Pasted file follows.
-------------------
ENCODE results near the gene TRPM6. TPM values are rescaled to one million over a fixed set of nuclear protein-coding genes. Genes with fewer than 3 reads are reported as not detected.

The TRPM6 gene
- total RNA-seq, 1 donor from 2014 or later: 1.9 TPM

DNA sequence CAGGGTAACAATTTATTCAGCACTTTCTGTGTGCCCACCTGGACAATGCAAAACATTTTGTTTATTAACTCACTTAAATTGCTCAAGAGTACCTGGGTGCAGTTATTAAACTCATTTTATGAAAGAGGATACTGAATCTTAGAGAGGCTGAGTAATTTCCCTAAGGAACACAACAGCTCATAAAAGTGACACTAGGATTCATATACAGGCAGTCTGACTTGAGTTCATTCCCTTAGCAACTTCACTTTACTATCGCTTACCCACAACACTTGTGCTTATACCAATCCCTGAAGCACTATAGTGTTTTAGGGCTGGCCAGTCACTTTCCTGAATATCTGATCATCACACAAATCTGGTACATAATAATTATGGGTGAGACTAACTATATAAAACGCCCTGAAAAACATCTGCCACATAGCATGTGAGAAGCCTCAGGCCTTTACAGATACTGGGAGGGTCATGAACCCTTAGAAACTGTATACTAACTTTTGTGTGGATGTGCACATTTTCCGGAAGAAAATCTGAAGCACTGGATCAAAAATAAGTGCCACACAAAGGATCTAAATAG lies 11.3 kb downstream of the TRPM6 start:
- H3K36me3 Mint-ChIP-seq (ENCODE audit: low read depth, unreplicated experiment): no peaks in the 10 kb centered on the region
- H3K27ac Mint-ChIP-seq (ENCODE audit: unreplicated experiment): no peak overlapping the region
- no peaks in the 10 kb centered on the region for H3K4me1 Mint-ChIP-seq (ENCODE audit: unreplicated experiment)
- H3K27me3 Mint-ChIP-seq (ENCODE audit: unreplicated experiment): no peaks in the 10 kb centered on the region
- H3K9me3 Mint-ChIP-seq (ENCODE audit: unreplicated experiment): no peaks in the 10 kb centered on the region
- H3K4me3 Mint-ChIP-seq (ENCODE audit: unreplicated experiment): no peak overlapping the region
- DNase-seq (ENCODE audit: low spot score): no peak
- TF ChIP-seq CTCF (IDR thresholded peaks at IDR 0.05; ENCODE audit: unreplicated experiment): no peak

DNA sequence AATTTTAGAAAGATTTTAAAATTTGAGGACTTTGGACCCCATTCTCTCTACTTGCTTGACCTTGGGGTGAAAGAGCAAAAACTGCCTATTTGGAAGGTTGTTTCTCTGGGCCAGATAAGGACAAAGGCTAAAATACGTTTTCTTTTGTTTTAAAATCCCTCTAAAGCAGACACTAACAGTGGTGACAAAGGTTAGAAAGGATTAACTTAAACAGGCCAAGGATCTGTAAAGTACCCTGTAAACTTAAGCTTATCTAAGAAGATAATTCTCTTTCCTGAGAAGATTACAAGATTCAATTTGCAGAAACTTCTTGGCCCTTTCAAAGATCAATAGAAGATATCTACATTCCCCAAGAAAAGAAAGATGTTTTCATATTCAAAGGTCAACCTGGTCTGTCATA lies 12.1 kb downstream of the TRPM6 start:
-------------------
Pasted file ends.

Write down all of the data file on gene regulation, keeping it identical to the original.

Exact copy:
ENCODE results near the gene TRPM6. TPM values are rescaled to one million over a fixed set of nuclear protein-coding genes. Genes with fewer than 3 reads are reported as not detected.

The TRPM6 gene
- total RNA-seq, 1 donor from 2014 or later: 1.9 TPM

DNA sequence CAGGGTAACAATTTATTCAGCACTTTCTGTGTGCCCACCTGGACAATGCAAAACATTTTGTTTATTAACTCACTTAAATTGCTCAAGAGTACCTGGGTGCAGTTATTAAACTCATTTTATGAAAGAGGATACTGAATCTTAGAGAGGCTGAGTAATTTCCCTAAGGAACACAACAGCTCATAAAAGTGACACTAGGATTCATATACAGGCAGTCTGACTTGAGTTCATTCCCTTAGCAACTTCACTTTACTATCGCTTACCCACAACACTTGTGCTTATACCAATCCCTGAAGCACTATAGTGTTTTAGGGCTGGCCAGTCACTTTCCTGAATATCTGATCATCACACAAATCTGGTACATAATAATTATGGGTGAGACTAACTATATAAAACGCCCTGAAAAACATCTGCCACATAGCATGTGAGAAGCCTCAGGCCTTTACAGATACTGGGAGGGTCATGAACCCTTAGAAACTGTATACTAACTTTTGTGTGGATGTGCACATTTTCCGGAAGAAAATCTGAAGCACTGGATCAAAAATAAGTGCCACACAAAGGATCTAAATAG lies 11.3 kb downstream of the TRPM6 start:
- H3K36me3 Mint-ChIP-seq (ENCODE audit: low read depth, unreplicated experiment): no peaks in the 10 kb centered on the region
- H3K27ac Mint-ChIP-seq (ENCODE audit: unreplicated experiment): no peak overlapping the region
- no peaks in the 10 kb centered on the region for H3K4me1 Mint-ChIP-seq (ENCODE audit: unreplicated experiment)
- H3K27me3 Mint-ChIP-seq (ENCODE audit: unreplicated experiment): no peaks in the 10 kb centered on the region
- H3K9me3 Mint-ChIP-seq (ENCODE audit: unreplicated experiment): no peaks in the 10 kb centered on the region
- H3K4me3 Mint-ChIP-seq (ENCODE audit: unreplicated experiment): no peak overlapping the region
- DNase-seq (ENCODE audit: low spot score): no peak
- TF ChIP-seq CTCF (IDR thresholded peaks at IDR 0.05; ENCODE audit: unreplicated experiment): no peak

DNA sequence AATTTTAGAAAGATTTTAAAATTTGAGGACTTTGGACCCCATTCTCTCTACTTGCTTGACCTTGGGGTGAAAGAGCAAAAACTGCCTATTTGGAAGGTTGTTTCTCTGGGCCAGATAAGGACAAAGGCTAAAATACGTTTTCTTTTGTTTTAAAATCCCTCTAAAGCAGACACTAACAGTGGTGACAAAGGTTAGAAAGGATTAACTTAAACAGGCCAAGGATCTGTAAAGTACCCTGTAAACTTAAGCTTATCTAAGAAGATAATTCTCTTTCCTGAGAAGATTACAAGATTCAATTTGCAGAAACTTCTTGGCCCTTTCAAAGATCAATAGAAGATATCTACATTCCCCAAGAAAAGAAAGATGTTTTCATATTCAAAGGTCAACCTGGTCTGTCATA lies 12.1 kb downstream of the TRPM6 start: